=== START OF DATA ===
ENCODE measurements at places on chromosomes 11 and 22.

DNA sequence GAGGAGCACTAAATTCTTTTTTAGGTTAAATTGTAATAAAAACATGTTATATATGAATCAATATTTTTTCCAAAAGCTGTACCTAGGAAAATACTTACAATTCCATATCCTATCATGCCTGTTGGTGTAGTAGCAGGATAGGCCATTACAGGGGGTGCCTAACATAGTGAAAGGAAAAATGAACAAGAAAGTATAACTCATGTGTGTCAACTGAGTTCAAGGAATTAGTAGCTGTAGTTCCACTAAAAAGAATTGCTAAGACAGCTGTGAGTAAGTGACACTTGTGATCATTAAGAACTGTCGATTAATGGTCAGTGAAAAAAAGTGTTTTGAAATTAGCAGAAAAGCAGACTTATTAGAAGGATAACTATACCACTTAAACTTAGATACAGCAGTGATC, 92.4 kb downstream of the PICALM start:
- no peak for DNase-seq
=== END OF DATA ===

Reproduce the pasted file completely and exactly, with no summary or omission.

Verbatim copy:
ENCODE measurements at places on chromosomes 11 and 22.

DNA sequence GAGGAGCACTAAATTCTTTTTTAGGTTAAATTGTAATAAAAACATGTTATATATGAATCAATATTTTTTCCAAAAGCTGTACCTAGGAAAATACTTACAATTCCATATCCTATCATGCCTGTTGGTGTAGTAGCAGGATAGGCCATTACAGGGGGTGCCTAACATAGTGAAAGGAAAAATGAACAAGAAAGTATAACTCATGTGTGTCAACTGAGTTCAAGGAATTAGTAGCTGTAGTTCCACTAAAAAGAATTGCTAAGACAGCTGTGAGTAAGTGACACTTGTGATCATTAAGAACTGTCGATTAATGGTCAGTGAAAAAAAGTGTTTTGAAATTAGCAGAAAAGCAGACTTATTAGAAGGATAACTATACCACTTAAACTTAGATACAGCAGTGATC, 92.4 kb downstream of the PICALM start:
- no peak for DNase-seq